2. Yes it is. I wonder what an LSA with it’s mandatory fixed gear would look like after a ditching.

  3. Keith Walker says:

    As a retired Aircraft Certification Engineer with Transport Canada I was delighted to see Mac McClellan’s article Approved for Ditching on FAR 25.803. For the certification of our Challenger jet, models were used for ditching tests.
    There is a big subject here in Certification which I would like to say, EXPOSE to the aircraft community, ie namely certification to the Design Standards which are often looked upon as merely Govt bureaucracy and rules . The FARS both 23 and 25 and others really show how to design an aircraft safely and are extremely knowledgeable and in many cases information used from of accidents and incidents. They are not perfect but as seen from the present discussion, just ditching and passenger exit can and has saved many lives.
    I have thought of writing a book to show how important and wide reaching these Design standards are and would like EAA to open up this subject with articles.
    I would be ready to help with such articles. Keith Walker.

    • Mac says:

      You are so right, Keith. It has been forever true that we learn from our mistakes, often very costly ones, in aviation. As imperfect as they are, the ditching standards no doubt played an important role in the outcome of the Hudson splashdown.
      And I’m happy to say similar lessons have and continue to be learned in the homebuilt world.
      Mac Mc

      • Keith Walker says:

        Mac. Thanks for your prompt reply and concurrence but no comments on my suggestion to Expose the FAR requirements further to the aviation community by writing articles on them. I have also worked in the OEM’s for many years(Boeing 707,727,737,Chinook- Canadair/Bombardier aircraft) as well as Govt Certification and when I moved over to Govt was greatly enlightened too see how much the Govt was contributing to aircraft design and safety with the FAR’s etc. The EAA seems to be interested in keeping friendly with the FAA, probably good politics but I would like to see more appreciation and respect of the Govt effort. Note the 90 second rule was very effective in the A330 crash in Toronto which had the doors closed on one side due to fire and no lives lost and few injuries. Guess most people only see the Govt from the outside and not many from the inside. I have dealt with the FAA many times and always found them to be courteous and knowledgeable people.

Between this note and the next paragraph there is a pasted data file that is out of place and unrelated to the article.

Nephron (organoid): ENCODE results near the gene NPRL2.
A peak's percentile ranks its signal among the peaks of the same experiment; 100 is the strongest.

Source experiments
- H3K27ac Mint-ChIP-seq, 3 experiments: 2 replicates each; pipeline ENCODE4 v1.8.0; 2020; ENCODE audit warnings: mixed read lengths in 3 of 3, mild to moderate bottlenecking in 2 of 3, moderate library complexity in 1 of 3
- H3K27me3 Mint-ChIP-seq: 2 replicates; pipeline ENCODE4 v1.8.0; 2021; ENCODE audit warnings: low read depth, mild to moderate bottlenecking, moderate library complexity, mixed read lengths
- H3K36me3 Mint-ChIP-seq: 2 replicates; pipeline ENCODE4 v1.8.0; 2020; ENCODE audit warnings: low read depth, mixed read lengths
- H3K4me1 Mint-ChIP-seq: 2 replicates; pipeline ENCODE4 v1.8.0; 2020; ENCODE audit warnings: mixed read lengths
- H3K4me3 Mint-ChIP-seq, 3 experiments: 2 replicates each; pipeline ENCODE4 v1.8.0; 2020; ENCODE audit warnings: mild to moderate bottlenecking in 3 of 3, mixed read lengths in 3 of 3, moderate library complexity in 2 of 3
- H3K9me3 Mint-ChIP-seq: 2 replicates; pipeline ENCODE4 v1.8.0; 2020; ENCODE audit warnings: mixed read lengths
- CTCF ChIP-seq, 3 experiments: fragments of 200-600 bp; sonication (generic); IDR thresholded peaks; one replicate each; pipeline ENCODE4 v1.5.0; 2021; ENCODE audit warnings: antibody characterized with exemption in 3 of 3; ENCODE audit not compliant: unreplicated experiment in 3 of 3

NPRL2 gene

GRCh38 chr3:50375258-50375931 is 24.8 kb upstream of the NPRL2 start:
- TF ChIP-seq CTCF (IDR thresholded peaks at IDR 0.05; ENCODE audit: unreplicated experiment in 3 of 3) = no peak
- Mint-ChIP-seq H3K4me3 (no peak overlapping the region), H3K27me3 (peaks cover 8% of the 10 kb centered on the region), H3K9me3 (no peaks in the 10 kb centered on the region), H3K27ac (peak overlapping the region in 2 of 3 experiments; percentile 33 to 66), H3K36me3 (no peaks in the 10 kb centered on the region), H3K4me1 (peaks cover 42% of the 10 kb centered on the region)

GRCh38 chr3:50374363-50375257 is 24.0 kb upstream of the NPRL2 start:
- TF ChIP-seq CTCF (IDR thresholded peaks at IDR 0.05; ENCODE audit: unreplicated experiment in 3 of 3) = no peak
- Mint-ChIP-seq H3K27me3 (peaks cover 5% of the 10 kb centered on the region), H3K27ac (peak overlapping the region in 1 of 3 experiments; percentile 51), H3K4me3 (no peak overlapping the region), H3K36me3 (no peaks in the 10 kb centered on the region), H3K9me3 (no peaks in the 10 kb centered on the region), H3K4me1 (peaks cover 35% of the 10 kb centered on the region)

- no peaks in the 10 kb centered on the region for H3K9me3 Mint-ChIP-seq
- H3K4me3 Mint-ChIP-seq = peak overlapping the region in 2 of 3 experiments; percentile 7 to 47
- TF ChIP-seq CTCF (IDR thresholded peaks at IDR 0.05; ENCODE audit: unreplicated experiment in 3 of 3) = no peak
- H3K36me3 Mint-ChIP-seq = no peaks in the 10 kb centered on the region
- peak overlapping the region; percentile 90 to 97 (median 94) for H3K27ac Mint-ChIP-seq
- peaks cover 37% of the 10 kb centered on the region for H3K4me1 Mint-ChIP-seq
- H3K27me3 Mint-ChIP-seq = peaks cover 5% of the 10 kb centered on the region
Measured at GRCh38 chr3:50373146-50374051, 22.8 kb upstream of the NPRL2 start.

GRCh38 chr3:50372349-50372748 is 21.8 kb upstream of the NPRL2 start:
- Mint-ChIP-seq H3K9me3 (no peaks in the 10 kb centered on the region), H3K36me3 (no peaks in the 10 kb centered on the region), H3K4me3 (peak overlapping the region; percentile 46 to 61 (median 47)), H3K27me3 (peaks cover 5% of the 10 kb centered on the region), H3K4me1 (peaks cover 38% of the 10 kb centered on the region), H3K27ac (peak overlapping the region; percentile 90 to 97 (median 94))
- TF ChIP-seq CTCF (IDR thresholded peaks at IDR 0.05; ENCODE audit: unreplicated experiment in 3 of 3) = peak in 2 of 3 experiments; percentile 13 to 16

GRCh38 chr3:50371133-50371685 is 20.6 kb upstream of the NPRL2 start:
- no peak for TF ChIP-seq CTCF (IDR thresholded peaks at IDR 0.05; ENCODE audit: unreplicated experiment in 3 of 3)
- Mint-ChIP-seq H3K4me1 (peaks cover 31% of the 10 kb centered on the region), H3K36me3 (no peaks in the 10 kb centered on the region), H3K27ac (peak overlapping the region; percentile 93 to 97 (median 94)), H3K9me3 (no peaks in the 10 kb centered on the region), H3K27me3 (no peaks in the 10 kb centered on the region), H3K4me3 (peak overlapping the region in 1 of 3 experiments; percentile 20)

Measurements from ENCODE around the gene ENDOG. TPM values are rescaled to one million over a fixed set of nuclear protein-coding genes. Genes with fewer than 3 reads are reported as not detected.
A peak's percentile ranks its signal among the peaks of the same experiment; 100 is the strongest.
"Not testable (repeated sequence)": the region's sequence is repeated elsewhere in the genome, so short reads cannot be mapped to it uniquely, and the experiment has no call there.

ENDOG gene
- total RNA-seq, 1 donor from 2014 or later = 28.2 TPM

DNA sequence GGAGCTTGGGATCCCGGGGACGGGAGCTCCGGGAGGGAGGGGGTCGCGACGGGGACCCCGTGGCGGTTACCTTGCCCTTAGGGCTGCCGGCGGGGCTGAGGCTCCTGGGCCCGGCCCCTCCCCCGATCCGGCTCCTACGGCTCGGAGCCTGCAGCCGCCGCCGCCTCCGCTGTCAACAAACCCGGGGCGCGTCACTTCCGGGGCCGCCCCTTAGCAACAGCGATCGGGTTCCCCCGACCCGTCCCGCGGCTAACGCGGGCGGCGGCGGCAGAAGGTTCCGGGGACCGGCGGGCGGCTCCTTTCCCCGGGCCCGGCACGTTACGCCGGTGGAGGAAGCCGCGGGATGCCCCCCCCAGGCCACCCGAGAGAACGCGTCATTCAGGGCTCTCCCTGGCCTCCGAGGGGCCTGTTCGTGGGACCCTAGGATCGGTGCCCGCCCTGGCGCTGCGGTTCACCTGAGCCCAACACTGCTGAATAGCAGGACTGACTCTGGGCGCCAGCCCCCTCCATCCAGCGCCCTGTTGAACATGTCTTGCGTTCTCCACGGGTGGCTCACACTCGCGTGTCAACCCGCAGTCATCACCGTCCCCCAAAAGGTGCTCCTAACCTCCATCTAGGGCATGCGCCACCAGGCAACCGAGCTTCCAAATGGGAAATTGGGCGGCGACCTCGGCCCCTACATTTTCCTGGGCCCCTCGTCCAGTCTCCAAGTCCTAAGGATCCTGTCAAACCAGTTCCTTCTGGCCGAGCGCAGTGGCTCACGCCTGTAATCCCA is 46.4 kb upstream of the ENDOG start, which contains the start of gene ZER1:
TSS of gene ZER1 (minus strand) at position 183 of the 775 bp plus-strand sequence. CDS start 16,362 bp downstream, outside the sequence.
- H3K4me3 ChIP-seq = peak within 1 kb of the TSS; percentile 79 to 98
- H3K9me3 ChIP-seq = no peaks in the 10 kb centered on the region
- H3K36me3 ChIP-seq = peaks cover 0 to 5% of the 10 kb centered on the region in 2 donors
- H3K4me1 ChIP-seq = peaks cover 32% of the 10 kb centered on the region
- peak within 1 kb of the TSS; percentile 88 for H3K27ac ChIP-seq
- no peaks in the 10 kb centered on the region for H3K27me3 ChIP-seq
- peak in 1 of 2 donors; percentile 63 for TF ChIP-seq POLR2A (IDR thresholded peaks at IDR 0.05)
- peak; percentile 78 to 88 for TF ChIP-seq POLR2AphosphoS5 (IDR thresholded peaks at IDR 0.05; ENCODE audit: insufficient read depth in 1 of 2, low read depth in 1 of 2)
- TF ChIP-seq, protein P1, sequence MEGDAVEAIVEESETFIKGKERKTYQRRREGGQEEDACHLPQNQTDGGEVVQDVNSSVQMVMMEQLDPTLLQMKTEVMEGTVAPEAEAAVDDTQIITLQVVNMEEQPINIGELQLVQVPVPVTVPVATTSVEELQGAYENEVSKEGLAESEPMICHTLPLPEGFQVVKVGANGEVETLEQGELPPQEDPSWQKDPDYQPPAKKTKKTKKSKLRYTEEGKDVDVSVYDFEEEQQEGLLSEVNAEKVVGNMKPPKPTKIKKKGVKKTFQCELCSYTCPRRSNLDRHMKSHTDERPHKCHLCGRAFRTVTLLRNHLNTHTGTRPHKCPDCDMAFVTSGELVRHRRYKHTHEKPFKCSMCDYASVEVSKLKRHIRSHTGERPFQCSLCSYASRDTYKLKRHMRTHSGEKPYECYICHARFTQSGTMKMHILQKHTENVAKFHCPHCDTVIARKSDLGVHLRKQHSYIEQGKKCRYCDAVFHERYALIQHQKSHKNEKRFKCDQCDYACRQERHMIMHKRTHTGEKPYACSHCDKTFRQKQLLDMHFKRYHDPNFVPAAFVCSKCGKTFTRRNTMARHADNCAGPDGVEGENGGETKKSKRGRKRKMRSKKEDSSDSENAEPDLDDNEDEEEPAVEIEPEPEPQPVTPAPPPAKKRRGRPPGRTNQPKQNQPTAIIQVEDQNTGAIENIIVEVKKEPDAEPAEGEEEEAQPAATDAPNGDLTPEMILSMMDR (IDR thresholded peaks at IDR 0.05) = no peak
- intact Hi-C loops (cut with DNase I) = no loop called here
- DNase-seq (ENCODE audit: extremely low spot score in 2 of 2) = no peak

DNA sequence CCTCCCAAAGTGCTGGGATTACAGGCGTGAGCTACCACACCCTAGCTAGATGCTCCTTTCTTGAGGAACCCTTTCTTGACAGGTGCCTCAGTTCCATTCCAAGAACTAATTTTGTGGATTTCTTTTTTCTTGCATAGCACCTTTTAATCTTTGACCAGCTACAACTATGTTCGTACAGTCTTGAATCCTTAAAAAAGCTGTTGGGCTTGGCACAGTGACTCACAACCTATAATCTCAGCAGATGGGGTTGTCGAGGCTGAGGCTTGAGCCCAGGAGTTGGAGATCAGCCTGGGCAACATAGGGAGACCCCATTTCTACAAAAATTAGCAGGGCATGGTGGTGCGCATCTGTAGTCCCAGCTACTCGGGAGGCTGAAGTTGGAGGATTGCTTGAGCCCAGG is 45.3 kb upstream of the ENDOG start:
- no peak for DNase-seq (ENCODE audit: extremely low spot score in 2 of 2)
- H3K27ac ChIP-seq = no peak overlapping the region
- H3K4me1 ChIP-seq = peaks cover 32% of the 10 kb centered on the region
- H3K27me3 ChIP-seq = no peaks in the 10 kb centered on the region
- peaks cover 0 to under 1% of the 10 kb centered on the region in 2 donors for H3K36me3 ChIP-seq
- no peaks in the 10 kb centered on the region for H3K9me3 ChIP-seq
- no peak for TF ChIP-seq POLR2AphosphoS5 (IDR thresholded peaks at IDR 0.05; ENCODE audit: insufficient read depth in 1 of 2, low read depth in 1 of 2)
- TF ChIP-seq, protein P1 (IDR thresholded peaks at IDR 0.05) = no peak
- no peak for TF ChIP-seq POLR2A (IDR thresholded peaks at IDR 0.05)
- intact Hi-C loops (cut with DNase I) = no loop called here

Keith Walker. PEng and also hold a PPL.

    • Bill Tomlinson says:

      Nothing to do with ditching, but something else I should like to see implemented is a long-time suggestion from BALPA [British Airline Pilots Association], which is that airliner doors should be fitted with explosive bolts so that the pilot can blow them off if he sees an impact coming. All too often people die because doors are jammed by impact damage.

      It happened to a friend of mine, in a C206. He was going into a “difficult” bush strip, with a line of trees next to the runway. He wasn’t happy with his approach, so inaugurated a go-round – right decision – but drifted sideways and clipped the top of the trees. This caused the 206 to make a very heavy landing, heavy enough to rip the landing gear off.

      And, crucially, to buckle the door-frames. As he and his passengers struggled to open the doors, the nearly-full fuel tanks caught fire. When I went to his funeral I knew the coffin contained only sandbags.

      Ever since I have made a point of unlatching the doors before touch-down at any questionable strip.

  4. Douglas says:

    You say the “The aft doors were under water which was not expected. ” I thought the aft doors of an Airbus are not supposed to be used in a water landing? I had assumed that was because they did expect them to be under water. If I remember correctly a passenger opened the rear door in a panic and the crew tried to close it again?

  5. Pingback: Ditching Certification | High Altitude Flying Club

  6. Keith Walker says:

    The FAR’s address safety. FAR 25 for Transport aircraft have highest level of safety naturally as passenger aircraft. FAR 23 much lower level of safety as few passengers carried . Money has lot to do with level of safety chosen. Keith Walker